Out of the water and my legs were Jelly, and my throat felt burned from the salt, but happy. Very happy actually.
IM Busso Swim
Transition and a welcome smile from Jenni as I exit the water, and find my way to the change tents. I must have been the only one getting in proper bike kit.
“Sustagen, Hydralyte, Bannana bread. Eat as much as you can!”
Getting out on the bike, was comforting. This is my sport, and this should be the good part of my day!
And in retrospect it definitely was. I had a goal of 220w and stuck to it for most of the day.
I kept my brain engaged by analyzing every position I passed, and keeping notes to the km count. I had a plan. Every 10km do 20 pedal strokes out of the saddle. Drink every 5km, 220w.
Its amazing how fast time does when you have the little things to keep yourself amused.
Other than a drafting penalty for overtaking a group too close to them The bike was good to me.
IM Busso TT
Almost the entire point of today from a personal perspective started at the end of the bike.
In the position I would prescribe for myself as a client, how well can I get off the bike and run!
This is where I was pleasantly surprised.
I ran 6min/km off the bike and was itching to run faster.
This may not sound amazing (because it really isnt a fast run speed) but I had no idea what so ever how the ride would effect my run!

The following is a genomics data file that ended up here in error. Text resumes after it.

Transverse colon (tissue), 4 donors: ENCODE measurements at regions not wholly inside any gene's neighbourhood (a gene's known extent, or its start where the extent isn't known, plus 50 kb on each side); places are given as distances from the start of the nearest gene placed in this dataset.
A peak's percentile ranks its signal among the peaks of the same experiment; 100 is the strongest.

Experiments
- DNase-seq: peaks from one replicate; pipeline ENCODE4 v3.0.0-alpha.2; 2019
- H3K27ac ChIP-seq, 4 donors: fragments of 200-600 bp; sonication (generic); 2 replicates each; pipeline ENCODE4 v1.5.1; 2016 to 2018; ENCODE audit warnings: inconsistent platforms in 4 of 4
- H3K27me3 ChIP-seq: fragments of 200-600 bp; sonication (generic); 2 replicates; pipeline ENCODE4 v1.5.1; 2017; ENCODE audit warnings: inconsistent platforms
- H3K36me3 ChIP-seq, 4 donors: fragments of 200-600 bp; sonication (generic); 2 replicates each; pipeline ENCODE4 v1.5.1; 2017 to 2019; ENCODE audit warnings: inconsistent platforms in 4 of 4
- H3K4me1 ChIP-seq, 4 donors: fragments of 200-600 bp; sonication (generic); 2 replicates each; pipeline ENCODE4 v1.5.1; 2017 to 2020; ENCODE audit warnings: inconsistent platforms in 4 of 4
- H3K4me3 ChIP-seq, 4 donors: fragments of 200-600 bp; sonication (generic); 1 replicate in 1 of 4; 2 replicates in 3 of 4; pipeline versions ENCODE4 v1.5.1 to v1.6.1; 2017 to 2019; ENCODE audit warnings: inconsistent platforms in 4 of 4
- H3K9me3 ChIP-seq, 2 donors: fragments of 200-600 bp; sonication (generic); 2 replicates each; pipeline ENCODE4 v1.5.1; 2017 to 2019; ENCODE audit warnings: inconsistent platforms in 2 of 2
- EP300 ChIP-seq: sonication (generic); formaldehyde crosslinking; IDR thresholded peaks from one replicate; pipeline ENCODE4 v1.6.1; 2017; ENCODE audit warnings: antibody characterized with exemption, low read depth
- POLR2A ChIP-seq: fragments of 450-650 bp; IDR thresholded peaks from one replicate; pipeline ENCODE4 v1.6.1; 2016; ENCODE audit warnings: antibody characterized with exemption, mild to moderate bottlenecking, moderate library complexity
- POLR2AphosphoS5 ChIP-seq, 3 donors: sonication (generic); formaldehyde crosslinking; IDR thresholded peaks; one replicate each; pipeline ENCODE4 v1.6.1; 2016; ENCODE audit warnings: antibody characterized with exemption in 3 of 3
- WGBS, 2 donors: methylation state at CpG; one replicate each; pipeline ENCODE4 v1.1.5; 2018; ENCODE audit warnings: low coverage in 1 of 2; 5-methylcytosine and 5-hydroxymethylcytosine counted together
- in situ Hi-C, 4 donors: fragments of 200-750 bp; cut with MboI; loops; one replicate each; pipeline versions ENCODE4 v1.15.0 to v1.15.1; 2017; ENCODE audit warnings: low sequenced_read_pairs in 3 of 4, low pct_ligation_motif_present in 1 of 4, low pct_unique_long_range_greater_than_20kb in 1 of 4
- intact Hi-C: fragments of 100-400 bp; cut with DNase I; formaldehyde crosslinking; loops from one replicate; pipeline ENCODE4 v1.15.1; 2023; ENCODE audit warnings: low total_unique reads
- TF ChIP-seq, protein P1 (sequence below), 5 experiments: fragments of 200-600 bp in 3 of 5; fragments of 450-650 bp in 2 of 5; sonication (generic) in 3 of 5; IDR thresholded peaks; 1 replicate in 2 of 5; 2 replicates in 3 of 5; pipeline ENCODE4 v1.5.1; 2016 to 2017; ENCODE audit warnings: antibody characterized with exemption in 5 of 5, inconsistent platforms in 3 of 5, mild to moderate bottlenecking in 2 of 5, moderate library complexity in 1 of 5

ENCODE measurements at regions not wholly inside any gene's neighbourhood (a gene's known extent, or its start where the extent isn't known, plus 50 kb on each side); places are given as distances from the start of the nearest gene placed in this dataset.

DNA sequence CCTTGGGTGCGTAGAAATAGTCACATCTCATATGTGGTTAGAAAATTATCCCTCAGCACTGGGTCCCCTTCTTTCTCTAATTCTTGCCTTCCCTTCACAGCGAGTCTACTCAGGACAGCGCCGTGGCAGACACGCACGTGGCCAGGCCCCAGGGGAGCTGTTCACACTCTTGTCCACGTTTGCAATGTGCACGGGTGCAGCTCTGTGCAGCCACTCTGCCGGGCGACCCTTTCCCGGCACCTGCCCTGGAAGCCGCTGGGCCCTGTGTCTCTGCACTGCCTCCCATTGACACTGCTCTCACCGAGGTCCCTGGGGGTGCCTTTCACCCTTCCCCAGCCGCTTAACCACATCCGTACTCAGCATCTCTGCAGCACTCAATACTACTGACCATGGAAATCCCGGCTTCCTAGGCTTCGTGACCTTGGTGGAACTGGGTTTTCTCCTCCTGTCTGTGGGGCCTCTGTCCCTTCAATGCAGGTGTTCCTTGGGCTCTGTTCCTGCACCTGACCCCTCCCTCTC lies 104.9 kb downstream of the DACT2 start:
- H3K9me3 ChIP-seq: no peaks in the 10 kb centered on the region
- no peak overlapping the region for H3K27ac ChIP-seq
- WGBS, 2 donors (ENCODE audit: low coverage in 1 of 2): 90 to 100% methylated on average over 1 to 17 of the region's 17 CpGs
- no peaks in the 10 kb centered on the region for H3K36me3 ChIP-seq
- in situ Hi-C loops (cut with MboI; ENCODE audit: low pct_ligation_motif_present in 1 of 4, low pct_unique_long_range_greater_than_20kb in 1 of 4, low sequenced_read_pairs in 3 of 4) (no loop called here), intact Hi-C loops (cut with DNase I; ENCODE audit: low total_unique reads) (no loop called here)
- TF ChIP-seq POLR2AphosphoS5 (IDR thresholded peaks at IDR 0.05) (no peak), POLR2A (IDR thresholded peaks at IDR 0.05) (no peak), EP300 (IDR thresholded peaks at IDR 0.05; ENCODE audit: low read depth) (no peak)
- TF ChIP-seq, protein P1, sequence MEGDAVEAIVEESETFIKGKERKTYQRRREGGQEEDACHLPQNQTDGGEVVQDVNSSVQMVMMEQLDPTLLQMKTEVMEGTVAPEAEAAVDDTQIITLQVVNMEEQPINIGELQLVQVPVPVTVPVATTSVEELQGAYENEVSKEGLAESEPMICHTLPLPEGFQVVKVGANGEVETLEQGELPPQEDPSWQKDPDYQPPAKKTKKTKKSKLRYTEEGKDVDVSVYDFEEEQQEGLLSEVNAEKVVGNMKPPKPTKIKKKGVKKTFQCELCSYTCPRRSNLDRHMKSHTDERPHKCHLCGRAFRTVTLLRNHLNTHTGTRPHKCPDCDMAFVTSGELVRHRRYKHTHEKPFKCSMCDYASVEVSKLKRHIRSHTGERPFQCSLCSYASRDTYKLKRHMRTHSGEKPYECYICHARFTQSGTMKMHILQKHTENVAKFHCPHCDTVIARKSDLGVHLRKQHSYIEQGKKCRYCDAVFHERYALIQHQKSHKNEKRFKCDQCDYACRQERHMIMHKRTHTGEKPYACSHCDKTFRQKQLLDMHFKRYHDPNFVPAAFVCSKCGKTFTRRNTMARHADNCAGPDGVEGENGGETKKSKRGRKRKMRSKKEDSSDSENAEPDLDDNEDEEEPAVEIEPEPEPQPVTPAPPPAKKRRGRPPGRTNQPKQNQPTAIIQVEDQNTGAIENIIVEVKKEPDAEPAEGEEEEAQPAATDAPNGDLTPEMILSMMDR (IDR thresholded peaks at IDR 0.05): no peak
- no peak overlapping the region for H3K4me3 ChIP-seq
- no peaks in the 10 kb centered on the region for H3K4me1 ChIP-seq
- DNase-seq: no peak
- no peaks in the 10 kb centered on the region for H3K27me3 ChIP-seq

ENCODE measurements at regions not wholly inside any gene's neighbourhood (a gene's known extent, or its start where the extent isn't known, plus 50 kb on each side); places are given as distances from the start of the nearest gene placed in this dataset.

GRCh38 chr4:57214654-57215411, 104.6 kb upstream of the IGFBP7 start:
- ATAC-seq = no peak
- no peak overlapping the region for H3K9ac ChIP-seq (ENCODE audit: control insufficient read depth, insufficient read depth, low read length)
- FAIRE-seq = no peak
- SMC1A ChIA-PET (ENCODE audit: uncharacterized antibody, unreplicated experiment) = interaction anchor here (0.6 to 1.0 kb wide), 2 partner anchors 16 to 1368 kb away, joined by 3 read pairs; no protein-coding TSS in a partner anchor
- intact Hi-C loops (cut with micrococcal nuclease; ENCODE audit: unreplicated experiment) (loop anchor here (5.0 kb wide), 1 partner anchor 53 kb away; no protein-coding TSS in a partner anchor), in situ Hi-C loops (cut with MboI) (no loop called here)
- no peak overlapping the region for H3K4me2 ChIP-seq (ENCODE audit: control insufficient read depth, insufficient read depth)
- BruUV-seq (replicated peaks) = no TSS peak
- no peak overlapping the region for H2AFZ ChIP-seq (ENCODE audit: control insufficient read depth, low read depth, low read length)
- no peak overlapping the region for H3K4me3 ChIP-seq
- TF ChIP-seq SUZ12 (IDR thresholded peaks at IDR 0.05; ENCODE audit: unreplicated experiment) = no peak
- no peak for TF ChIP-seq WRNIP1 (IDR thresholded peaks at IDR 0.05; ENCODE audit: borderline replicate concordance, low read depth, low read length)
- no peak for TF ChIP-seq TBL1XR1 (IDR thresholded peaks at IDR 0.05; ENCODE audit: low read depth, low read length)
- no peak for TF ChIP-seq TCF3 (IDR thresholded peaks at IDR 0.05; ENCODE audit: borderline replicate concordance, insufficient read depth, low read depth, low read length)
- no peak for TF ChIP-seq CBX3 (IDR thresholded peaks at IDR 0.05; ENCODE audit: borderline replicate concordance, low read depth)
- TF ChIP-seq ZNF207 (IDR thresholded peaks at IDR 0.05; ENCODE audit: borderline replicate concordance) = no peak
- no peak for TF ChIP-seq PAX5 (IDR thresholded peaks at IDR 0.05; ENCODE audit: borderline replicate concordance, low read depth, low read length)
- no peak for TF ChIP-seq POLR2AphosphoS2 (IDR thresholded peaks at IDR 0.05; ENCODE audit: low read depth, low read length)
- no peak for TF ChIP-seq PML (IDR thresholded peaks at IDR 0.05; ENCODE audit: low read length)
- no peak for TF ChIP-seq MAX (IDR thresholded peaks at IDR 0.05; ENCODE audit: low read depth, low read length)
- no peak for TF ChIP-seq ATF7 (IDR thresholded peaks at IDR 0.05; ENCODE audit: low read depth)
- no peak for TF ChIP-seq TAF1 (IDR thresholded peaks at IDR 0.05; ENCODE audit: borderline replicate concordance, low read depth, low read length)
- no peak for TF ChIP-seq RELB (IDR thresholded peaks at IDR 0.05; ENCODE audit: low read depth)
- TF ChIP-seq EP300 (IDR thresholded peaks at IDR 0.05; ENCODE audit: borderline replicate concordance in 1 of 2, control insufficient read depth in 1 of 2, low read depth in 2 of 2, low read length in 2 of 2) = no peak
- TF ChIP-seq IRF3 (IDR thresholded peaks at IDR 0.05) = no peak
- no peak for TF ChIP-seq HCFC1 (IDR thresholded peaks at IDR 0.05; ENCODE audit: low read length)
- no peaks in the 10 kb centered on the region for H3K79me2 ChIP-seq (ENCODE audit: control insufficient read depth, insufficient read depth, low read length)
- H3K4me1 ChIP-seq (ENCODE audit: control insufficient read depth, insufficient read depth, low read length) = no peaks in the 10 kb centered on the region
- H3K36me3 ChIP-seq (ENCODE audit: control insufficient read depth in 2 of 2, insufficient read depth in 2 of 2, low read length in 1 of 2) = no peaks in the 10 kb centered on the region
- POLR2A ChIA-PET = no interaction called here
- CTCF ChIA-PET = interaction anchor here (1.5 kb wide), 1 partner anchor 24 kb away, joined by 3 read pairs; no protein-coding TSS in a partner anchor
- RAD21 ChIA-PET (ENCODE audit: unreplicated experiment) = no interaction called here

The answer is: Not one bit.
I could have got off the bike and easily run 5min pace (which is flat out for me). I didnt because 6min pace was the plan.
Nay sayers 0
This doesn’t mean I can run…. It means I can get off the bike and not feel invalidated.
1400: The run
The first 10km of the run felt too easy.
The second 10km I started feeling GREAT. I started running my normal run pace.
23km: somebody switches on a blender around my internal organs.
IM Busso Run
I’ve put my body in some pretty terrible positions before, and can read it pretty well. But this was one second to the next. As if I was the subject of someone’s voodoo doll.
“Walk, Crawl, Toilet”
Body shaking, vision blurring, guts cramping.
“This too will pass”
Over the next 6km I would walk. every medic that saw me asked me if I wanted to sit with them for a while. the crowd were checking on me if I was ok, and NO, right that moment I was not ok.
But this is what I was there for, suffering like everyone else. I was not alone. I was growing empathy.
After a few attempts my body stopped shaking and I could visit the mens room with some success. Within 60 seconds i was back to running again. Maybe not so much running but shuffling.
Every step hurt now that my body was cold, and somehow I gained energy with every person I passed. I would offer them some encouragement (the same as I had recieved) and they would run some more. This gave me drive, All I needed to do was finish.
The last 6km was a formailty. “Left foot, Right foot” and by far the most satisfying 6km of my life.
The chute, the crowd, the announcer. Yes, I was an Ironman, but more than that I now knew what it was to suffer through an Ironman.
The most educational 12 hours of my bike fitting career.
Another lesson in suffering
What a perfect day.